Subject Guide

Pathology Degree

Uni Compare  · Oct 5th 2020

A Pathology degree is a degree that focuses on the way various pathogens or diseases can affect the human body.

Pathology Degree

This degree is a science-based subject and it is a degree that links in to the same teachings as a Biology degree or a Biomedical Sciences degree. A Pathology degree will look at a human beings, but will also look at animals and insects as well, which means you can also look at jobs working with animals as well as human beings.

Pathology Degree

What is a Pathology degree?

A Pathology degree is a degree that takes an in-depth look at organisms and diseases. A Pathology degree looks to arm students with the knowledge that may one day be able to cure some of the biggest diseases and pathogens that affect the world today.

Pathology looks at these diseases in a very thorough way, looking at the molecules and cells that make up various diseases and tissues.

A Pathology degree is often studied as part of a joint honours degree with a Pharmacy degree or a Medicine degree, as it allows students to understand the process of creation of medicine and how the subject of Pathology can help with other areas of Medical Sciences.

What can you do with a Pathology degree?

A Pathology degree opens up a number of jobs in the world of medical science or Medical Technology.

The most common career for a Pathology degree graduate is to become a Pathologist. A Pathologist is someone who will diagnose and treat diseases in patients and animals. A common misconception, especially on the internet, is that Pathologists only ever deal with dead bodies, which is not entirely true. Though many Pathologists do work with dead bodies (which is more common under Histopathology), they also devote just as much, if not more, time with the living as well. Pathologists will deal with different subsections as well, such as:

  • Chemical Pathology: Laboratory-based and dealing with patients.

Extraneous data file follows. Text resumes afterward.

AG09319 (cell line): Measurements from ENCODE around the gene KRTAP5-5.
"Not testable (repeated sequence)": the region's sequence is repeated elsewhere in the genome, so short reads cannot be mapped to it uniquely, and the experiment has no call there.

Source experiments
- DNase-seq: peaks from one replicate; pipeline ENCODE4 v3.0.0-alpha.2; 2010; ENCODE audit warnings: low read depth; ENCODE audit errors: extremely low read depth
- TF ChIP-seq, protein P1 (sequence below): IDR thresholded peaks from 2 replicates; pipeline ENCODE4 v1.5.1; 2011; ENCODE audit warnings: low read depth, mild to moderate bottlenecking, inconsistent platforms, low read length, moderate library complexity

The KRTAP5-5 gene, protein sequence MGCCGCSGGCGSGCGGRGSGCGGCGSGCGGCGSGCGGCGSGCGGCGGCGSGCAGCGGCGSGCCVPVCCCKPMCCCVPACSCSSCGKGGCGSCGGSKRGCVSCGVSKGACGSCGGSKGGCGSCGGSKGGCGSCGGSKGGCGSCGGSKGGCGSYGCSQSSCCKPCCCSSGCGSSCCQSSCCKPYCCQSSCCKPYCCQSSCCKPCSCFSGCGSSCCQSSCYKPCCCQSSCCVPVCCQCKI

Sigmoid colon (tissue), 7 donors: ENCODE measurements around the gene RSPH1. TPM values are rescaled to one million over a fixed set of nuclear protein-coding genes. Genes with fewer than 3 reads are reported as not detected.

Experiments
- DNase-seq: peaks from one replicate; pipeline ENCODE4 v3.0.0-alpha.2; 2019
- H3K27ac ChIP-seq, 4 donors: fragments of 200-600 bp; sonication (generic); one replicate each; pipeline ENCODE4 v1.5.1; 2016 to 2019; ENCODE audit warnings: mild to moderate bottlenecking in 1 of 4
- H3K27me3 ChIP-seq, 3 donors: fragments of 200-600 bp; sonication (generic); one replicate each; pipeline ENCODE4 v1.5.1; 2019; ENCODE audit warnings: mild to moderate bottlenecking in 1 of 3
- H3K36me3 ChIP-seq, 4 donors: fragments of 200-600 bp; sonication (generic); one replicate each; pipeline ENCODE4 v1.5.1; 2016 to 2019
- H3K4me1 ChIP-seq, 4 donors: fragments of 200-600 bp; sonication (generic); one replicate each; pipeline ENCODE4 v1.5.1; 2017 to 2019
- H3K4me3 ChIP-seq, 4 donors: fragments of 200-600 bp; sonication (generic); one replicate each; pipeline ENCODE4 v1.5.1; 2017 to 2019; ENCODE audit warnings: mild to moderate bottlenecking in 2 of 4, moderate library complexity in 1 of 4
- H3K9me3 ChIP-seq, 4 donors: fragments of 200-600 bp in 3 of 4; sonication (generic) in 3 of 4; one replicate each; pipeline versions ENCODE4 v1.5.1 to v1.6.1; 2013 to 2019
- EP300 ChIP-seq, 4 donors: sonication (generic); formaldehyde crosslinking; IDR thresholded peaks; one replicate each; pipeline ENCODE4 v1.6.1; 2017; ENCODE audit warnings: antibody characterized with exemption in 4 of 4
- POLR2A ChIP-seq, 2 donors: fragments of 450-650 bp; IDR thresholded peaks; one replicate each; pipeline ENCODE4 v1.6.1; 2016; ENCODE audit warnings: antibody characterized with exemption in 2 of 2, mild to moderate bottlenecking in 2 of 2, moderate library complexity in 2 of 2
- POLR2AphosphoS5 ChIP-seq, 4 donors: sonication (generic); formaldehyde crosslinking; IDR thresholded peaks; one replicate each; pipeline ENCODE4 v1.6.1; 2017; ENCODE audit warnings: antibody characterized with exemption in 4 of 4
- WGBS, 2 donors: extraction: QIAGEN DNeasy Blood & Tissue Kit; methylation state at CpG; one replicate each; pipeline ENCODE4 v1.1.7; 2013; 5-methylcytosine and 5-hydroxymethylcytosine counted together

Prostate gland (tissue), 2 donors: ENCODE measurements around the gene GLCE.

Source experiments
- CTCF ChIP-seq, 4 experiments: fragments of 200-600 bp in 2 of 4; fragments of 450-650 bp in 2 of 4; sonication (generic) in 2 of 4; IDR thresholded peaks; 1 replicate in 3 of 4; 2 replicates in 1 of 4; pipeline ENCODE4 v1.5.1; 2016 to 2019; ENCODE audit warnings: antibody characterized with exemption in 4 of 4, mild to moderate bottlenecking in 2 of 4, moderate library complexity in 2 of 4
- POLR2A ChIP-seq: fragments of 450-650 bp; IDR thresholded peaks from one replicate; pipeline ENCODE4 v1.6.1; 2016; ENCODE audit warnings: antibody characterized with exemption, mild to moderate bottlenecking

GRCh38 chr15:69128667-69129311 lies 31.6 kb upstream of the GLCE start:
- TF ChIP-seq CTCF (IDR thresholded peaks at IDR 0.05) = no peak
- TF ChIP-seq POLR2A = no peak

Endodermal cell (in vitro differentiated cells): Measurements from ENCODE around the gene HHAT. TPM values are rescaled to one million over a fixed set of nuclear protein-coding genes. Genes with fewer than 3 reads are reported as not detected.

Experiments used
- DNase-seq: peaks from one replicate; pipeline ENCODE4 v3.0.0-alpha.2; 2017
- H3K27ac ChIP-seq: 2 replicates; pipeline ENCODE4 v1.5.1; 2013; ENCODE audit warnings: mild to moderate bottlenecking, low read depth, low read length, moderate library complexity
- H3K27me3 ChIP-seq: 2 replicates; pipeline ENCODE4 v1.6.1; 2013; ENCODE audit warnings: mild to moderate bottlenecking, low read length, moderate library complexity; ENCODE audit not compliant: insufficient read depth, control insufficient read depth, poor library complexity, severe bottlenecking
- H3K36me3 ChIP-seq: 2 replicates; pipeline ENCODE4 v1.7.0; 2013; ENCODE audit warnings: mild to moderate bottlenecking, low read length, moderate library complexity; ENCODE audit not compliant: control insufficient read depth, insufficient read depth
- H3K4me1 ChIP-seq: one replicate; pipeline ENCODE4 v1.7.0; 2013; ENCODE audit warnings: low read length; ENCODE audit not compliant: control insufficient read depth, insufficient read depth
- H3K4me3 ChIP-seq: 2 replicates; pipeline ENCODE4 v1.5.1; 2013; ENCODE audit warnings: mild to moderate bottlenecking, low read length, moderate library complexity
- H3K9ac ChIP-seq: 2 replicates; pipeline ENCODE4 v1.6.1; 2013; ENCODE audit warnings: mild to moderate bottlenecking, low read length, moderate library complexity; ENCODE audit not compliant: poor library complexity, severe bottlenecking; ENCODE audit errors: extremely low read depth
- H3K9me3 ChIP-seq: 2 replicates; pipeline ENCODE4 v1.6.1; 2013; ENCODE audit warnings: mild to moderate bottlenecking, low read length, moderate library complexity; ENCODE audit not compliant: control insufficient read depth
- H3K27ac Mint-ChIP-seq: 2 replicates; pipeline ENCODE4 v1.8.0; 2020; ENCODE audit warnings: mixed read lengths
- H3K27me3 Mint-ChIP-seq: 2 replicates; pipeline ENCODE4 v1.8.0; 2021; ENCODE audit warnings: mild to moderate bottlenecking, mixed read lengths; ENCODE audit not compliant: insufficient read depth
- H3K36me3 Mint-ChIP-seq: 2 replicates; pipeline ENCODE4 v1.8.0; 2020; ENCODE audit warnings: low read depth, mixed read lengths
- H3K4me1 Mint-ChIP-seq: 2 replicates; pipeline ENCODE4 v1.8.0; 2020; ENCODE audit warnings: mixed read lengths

• Haematology: Diagnosing disorders of the blood.
  • Histopathology: Dealing with cells and tissue samples, specifically geared towards cancer management.
  • Microbiology and virology: Prevention of diseases in hospitals.
Francis Camps was a famous English Pathologist who studied at Marlborough College.

A lot of students also look at the possibilities of becoming doctors or surgeons as well. A doctor is someone who is able to give an overview of a problem afflicting a patient, but also aware of the implications that a pharmaceutical-based recovery might take; whereas, a surgeon is someone who deals with actually operating on patients, performing more complicated procedures that cannot be done as part of a routine outpatients procedure.

It is also possible to become a Crime Scene Investigator. A Crime Scene Investigator is someone who investigates the crime scene and preserves evidences and the immediate area. They may occasionally be involved with the post-mortem aspects of a crime, but this is rare. You will be charged with taking photographic evidence, collecting physical samples from a scene and evidence.

Another common career path is to become a Cardiologist. A Cardiologist is someone who specialises in conditions affecting the heart and blood vessels. A Cardiologist will occasionally be asked to take part in procedures affecting the heart and may be asked to run an operation or other procedures.

Pathology Degree

What A Levels do I need?